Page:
Or download a copy of the survey to print and return — click here to download the survey and either…
* Mail: Franklin Chamber, PO Box 814, Franklin NY 13775
* Drop-off: Chamber’s drop box at the Franklin Post Office
The survey refers to the Franklin NY Comprehensive Plan of 2006 which is available on this website.
By Lisa A. Heimbauer
Please join us for the Franklin Christmas Stroll on Saturday, December 10th, from 1 to 5 p.m. It will include seven houses within the Village and two others within the town limits. Tickets will be sold at the Franklin Fire House (at the Holiday Market) from 12:45 p.m. to 4 p.m. on December 10th. Stroll tickets will be $10 per person or $15 per couple.
The Annual Christmas Stroll in Franklin and other events of the day:
Book Readings at the Franklin Free Library, 10am
- Grandma’s Pantry (bazaar and lunch), Franklin United Methodist Church, 11am – 3pm
- The Holiday Market, at the Franklin Fire House, music by Jason Starr, 12noon – 4pm
- Franklin Christmas Stroll, 1 – 5pm
purchase tickets at the Franklin Fire House, $10 per person or $15 per couple
- Christmas Trees and Trains, Franklin Railroad and Community Museum, 1 – 5pm
- Franklin Stage Company, play reading at 4pm
- Tree Lighting in the Franklin Village Park at 5:30pm, followed by arrival of Santa and Mrs. Claus at 6pm
join them for carols and candy canes
- Crafts, cookies, hot chocolate and photos with Santa and Mrs. Claus at the Franklin Fire Hall, approximately 6:30pm
- Franklin Central School Senior Class Lasagna Dinner in the school auditorium, 4 – 7pm
$8 per adult, $5 per child
During the day, please visit our local businesses in the Village of Franklin.
By Don Hebbard
On October 10, 2006, the Town Board adopted a Comprehensive Plan for the Town of Franklin. This document was the result of months of work by citizens and town officials.
The stated mission: “To guide future growth and development within the Town of Franklin in a manner that respects the town’s rural character, so that its unique sense of place is enhanced, its agriculture, historic, and natural resources protected; and its social and economic vitality ensured for years to come.”
A lofty mission statement at the time, which should still be applicable today.
The Comprehensive Plan covered many topics: land use, natural resource protection, agriculture and farmland protection, historic preservation, community aesthetics, traffic, recreation, community service, watershed protection, and economic development. Assessment of the situation in 2006 was documented for each topic, and recommendations were developed for the future of each area. Continue reading…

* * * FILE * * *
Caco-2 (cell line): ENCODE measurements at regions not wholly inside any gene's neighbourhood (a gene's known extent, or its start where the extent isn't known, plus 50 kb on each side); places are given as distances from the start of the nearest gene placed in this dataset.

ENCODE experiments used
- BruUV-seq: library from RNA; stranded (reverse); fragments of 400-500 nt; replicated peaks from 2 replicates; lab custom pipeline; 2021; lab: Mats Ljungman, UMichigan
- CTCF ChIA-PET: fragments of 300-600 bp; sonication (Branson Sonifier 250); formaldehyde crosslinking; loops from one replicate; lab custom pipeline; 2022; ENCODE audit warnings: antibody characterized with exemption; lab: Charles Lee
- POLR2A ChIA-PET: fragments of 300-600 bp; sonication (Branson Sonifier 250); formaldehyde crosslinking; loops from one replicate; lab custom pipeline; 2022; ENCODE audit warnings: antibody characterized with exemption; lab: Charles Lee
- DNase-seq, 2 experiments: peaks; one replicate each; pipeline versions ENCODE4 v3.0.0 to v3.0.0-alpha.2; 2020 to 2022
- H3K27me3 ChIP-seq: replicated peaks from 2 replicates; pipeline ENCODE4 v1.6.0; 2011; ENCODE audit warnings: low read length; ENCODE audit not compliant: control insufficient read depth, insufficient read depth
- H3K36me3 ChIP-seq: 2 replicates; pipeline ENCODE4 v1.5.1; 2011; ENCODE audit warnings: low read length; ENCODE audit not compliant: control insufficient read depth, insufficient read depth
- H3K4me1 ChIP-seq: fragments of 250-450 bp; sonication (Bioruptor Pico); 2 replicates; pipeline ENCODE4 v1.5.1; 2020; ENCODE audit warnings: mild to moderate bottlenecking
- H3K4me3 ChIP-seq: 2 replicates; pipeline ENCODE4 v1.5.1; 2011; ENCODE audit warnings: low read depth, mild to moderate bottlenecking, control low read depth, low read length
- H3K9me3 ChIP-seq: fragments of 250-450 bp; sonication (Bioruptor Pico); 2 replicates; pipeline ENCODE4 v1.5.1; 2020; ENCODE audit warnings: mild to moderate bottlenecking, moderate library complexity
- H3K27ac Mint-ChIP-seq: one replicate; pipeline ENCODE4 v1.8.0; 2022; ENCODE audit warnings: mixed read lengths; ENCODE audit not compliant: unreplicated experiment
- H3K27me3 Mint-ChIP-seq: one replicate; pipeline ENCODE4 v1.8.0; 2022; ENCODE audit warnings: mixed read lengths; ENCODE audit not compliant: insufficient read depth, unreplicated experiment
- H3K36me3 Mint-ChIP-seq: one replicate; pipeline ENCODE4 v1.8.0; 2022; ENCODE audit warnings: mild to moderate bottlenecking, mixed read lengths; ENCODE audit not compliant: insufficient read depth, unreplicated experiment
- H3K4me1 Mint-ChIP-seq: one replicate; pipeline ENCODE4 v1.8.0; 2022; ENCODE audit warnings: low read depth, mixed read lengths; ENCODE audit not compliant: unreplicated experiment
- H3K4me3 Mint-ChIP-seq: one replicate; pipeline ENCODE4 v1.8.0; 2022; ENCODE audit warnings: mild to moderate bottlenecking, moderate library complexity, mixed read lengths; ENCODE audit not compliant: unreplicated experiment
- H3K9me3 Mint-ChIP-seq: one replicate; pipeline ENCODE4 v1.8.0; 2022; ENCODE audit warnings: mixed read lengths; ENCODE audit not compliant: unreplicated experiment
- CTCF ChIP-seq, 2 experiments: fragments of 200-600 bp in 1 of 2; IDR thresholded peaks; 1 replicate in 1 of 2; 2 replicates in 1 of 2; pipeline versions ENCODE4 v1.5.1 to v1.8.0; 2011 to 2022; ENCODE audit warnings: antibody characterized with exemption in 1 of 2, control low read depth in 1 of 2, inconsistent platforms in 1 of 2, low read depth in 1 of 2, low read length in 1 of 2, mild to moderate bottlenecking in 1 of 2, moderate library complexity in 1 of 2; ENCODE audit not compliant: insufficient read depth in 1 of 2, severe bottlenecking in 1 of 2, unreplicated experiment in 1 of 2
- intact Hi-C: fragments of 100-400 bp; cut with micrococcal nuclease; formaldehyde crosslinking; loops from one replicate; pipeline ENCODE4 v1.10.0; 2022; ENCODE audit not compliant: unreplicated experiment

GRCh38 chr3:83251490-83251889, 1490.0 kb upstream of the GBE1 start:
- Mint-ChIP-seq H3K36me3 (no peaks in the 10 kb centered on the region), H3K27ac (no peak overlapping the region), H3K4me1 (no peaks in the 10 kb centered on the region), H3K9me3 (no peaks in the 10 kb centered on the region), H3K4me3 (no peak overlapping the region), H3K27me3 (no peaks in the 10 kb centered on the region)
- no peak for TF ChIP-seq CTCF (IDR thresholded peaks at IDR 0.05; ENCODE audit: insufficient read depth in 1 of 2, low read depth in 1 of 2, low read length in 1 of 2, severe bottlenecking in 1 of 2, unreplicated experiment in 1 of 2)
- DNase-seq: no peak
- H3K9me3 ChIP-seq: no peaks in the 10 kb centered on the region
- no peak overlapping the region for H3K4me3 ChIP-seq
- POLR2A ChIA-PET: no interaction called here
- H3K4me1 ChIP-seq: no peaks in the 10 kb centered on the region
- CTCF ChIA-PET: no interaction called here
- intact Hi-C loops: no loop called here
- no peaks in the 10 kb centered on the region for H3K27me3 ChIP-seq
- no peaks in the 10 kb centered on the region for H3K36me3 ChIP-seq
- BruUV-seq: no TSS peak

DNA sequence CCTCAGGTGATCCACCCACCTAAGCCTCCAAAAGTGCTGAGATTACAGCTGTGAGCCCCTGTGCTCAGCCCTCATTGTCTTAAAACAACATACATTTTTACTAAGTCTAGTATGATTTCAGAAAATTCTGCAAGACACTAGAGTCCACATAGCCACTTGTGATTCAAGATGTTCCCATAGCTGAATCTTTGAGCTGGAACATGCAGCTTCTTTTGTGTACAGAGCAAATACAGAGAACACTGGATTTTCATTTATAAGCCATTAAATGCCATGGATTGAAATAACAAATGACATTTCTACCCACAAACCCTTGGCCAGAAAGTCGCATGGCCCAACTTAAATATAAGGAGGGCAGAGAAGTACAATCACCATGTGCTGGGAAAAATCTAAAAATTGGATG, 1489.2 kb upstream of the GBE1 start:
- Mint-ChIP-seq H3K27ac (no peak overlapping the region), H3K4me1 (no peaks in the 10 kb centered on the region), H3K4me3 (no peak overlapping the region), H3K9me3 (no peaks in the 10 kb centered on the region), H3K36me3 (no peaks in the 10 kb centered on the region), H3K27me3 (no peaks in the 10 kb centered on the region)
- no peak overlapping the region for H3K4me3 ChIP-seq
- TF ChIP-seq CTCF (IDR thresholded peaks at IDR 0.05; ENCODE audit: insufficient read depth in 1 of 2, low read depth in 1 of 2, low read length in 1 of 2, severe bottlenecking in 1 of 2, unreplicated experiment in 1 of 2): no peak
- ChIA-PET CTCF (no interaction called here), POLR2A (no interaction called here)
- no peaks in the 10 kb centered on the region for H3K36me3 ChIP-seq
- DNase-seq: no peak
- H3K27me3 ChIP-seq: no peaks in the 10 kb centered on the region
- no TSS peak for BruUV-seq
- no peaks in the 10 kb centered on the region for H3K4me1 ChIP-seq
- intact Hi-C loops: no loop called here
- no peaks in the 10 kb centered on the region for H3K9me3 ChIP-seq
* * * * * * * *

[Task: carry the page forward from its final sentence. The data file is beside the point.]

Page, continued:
By Marc Burgin
Franklin has seen a number of chambers of commerce come and go over the years. The most recent began with an informal meeting at Bennett’s Funeral Home in December of 1979. Frank Millen, of Millen’s Flowers and Gifts, organized the meeting. Then he began work on incorporation with Marc Hildebrand, whose law office in the village is now the Gone Local Marketplace.
In February of the following year, Marc Burgin (Burgin’s Auto), Bill Kelsey (Robinson-Kelsey Department Store) and Jim Hyzer (Jim’s Restaurant, now The Tulip and The Rose) signed the incorporation papers. Millen was the first president, and Burgin the first vice president. The mission statement was and still is: To advance the economic, industrial, professional, cultural, and civic welfare of the greater Franklin area. Continue reading…
By Ray Pucci
Think of the phrase “chamber of commerce” and you’re likely to come up with images of someone with a perpetual smile and pleasant voice, equally ready to welcome visitors with a local brochure or glad-hand a local elected official. While some of that is certainly true, the primary role of a chamber of commerce – whether it’s one that focuses on a single community or an entire county – is to create collaborative partnerships that will support the community in measurable and sustainable ways.
A chamber of commerce is a voluntary partnership of business and professional people working together to build a healthy economy and to improve the quality of life in a community. As a chamber works to accomplish these goals, it must be able to take on many different functions: economic developer and planner, tourist information center, business spokesperson, economic counselor and teacher, government relations specialist, human resources advisor, and public relations practitioner. Continue reading…